Fed leaves main rate unchanged, saying policy is appropriate
WASHINGTON – The Federal Reserve kept its key interest rate unchanged, as expected, on Wednesday and continued to signal policy would stay on hold for the time being as the U.S. enters a presidential election year.
The target range of the federal funds rate of 1.5% to 1.75% is “appropriate to support sustained expansion of economic activity,” the Federal Open Market Committee said, repeating language from the December statement. The central bank made a technical adjustment to the rate it pays on banks’ reserve balances and said it would extend a program aimed at smoothing volatility in money markets – at least through April.
Immediately after the decision, U.S. stocks extended gains while yields on the 10-year Treasury were little changed, as was the dollar. Traders trimmed bets on easing by the Fed this year.
Policy makers also changed their language to say that the current stance of monetary policy is appropriate to support “inflation returning to the committee’s symmetric 2% objective.” Previously they had said policy was supporting inflation “near” the goal.
Their preferred personal consumption expenditures price index rose 1.5% for the 12 months ending in November.
Officials approved a 5 basis-point increase on the rate they pay on excess reserves to 1.6% – a technical adjustment designed to keep the main funds rate within its designated range. In another tweak, the Fed raised its overnight reverse repurchase rate by the same amount to 1.5%, and extended term and overnight repos at least through April. The central bank had earlier signaled such measures were possible.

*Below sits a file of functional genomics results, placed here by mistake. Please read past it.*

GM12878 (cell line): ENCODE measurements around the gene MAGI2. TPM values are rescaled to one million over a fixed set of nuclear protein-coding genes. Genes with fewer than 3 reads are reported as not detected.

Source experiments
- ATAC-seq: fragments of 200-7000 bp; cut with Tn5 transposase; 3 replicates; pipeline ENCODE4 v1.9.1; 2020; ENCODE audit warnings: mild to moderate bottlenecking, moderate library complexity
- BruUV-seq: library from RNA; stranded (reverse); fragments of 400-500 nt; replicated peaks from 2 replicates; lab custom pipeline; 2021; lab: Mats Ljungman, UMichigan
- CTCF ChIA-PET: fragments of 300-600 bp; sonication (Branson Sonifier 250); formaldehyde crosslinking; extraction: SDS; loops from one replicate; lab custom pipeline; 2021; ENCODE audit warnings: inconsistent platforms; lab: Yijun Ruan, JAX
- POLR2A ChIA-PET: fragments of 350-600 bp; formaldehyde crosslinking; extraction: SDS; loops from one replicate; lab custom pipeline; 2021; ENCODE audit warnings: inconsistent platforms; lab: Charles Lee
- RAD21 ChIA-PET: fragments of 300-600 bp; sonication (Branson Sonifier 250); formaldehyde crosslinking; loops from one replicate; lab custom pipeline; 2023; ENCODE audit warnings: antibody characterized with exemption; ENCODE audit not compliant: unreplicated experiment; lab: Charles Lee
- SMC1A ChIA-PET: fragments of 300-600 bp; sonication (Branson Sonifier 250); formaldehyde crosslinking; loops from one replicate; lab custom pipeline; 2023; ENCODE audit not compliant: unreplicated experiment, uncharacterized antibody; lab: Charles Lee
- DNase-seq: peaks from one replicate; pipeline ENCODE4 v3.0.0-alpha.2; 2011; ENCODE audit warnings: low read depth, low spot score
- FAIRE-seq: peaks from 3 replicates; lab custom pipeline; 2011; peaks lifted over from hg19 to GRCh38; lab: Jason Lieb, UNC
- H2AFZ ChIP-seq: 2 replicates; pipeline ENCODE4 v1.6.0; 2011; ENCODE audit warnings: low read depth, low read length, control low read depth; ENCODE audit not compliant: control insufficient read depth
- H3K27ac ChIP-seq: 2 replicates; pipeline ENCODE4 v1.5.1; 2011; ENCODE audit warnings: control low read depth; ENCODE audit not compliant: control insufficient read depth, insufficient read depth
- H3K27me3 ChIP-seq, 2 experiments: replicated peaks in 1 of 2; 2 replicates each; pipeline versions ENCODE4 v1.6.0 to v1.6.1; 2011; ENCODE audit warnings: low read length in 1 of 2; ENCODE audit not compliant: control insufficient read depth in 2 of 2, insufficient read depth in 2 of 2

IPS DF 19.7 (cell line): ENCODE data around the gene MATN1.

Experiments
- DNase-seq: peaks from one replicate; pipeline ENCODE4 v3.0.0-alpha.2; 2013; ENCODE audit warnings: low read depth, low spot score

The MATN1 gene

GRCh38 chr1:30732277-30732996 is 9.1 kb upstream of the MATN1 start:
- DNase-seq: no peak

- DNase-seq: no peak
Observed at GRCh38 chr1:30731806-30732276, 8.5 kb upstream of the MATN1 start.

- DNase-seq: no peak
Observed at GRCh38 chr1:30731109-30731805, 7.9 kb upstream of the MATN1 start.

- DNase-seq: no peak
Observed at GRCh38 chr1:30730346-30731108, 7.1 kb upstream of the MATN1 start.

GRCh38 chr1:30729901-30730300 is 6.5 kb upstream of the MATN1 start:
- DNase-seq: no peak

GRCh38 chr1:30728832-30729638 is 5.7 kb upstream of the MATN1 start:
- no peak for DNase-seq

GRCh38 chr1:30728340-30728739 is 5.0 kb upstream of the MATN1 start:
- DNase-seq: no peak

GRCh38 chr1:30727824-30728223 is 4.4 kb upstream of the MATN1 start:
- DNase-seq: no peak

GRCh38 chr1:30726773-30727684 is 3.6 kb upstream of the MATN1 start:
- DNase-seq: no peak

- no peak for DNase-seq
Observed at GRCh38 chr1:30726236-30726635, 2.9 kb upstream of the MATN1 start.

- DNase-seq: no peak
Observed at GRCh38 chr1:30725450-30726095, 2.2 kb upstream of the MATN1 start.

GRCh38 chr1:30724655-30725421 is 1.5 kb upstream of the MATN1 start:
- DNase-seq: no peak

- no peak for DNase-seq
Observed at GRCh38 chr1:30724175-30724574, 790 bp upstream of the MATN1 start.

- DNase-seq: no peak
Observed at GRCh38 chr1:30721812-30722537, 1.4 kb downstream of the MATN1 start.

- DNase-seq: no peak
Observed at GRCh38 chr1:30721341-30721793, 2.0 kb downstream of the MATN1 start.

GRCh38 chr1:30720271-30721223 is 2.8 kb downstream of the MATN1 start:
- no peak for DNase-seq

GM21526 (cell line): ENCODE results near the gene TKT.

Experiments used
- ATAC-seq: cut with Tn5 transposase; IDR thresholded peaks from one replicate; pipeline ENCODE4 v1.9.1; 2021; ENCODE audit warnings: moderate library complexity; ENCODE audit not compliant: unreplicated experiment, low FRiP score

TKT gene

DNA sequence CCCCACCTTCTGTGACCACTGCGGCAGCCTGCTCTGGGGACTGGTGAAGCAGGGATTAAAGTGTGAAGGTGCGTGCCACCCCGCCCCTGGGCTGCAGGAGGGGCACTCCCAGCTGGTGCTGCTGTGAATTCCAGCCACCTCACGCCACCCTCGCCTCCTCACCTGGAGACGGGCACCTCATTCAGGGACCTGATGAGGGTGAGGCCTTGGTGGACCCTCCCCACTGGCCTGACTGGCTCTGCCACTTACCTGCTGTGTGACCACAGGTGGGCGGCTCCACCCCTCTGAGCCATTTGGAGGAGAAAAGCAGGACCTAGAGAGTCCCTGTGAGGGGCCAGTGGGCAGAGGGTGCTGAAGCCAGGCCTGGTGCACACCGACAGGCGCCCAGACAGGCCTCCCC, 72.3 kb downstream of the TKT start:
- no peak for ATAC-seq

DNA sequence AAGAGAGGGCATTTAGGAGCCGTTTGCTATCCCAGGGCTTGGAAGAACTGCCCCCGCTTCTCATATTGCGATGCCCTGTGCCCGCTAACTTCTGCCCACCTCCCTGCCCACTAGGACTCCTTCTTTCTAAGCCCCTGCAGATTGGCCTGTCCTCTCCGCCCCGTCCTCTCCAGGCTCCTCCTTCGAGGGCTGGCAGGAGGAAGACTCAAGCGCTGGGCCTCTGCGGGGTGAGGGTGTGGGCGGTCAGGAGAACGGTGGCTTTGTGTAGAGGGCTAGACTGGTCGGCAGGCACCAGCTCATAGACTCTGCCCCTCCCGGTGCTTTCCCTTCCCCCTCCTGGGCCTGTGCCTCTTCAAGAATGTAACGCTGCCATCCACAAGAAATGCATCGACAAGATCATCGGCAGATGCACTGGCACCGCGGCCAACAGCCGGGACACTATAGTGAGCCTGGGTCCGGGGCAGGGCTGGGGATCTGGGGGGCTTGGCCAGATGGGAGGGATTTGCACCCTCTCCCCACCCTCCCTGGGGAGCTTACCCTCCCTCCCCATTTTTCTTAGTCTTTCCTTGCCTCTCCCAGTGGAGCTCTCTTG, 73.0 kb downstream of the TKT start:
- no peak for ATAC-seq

In addition, the FOMC downgraded its assessment of household spending to say it has been rising at a “moderate” pace, instead of its earlier characterization of the rate as being “strong.” The committee repeated that economic activity has been rising at a “moderate” rate, with “strong labor market conditions.”
Officials gathered with financial markets on edge as a deadly virus in China weighs on its economy and could threaten global growth. Policy makers also endured another attack from President Donald Trump, facing reelection in November, who reiterated in a tweet Tuesday his latest call for the Fed to cut rates.
The FOMC decision was the panel’s second-straight unanimous vote.
Following three cuts in 2019, U.S. central bankers have said their policy is supporting the country’s record expansion despite headwinds from trade and geopolitical uncertainty.
Nonfarm payroll growth averaged 176,000 a month last year, while the unemployment rate held below 4% for most of the year.
Data since the December FOMC meeting have shown the housing market has held up, fueled in part by last year’s rate cuts. Consumers also remain upbeat about their prospects, surveys have shown.
Manufacturing, however, has showed scant improvement, consistent with a downshift in investment and sluggish markets for exports.
Business investment could be further dented by Boeing Co.’s suspension of 737 Max production starting in January. The planemaker received just three commercial aircraft orders in December, down from 63 the prior month, and doesn’t expect regulators to clear the grounded Max to resume flying until mid-2020.
(With assistance from Jordan Yadoo, Vivien Lou Chen, Sophie Caronello, Matthew Boesler and Ana Monteiro.)
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